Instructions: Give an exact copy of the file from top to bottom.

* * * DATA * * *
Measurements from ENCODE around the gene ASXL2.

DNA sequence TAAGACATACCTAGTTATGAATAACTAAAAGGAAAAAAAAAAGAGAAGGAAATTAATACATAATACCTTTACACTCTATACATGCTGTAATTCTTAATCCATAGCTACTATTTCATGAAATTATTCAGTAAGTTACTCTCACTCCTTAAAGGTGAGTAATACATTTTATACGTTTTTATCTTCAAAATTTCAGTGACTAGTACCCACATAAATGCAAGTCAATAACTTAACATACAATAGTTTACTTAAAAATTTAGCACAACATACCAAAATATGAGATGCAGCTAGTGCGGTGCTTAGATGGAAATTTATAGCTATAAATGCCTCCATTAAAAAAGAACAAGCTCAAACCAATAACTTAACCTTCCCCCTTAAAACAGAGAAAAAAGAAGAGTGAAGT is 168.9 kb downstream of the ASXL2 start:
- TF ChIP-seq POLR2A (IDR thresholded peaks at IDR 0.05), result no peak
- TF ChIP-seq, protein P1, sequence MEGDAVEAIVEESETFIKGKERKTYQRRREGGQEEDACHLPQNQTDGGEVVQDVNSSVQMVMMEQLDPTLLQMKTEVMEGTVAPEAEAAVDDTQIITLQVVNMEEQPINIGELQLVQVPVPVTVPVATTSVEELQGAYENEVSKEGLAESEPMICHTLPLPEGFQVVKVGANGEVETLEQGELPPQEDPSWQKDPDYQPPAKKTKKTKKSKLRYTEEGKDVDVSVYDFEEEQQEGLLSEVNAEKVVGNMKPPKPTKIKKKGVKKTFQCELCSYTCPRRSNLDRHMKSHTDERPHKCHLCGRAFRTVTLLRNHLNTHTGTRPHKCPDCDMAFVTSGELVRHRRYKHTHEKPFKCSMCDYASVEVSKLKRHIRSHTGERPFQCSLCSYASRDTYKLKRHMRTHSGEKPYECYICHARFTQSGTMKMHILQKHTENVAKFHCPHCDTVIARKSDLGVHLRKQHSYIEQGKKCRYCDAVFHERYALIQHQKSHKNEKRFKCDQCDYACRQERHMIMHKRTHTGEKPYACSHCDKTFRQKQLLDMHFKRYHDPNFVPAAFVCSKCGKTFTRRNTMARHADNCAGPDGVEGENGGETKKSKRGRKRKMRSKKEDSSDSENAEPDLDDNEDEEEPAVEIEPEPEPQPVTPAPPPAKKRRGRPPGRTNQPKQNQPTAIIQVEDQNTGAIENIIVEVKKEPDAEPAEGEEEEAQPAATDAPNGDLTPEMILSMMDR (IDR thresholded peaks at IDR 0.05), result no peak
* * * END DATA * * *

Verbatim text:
Measurements from ENCODE around the gene ASXL2.

DNA sequence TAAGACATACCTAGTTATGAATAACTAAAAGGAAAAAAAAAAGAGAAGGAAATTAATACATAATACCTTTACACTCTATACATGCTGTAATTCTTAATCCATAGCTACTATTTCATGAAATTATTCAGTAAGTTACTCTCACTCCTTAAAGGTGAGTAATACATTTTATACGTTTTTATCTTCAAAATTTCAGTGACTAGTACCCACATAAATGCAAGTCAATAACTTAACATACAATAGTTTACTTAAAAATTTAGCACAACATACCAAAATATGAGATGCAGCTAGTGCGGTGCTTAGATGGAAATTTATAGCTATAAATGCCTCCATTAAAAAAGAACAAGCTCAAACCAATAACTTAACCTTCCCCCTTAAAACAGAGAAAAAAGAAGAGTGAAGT is 168.9 kb downstream of the ASXL2 start:
- TF ChIP-seq POLR2A (IDR thresholded peaks at IDR 0.05), result no peak
- TF ChIP-seq, protein P1, sequence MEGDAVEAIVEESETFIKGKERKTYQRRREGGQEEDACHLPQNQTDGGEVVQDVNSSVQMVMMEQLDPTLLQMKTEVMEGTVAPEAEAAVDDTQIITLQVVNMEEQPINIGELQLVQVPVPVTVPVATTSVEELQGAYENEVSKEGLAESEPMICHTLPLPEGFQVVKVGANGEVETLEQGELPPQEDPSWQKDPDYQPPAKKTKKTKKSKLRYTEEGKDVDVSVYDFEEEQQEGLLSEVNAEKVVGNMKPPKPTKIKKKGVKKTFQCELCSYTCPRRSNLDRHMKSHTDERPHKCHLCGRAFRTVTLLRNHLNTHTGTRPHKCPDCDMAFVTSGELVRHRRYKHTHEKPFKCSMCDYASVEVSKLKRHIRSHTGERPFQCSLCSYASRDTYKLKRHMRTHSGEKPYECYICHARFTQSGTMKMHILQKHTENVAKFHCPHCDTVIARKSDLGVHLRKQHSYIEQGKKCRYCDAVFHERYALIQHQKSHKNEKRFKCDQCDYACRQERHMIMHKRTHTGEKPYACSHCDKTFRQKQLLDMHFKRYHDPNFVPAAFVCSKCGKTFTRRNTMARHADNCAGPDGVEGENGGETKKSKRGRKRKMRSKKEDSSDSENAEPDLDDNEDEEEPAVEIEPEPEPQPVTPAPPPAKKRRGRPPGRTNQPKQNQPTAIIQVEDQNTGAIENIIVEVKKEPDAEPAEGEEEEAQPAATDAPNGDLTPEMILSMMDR (IDR thresholded peaks at IDR 0.05), result no peak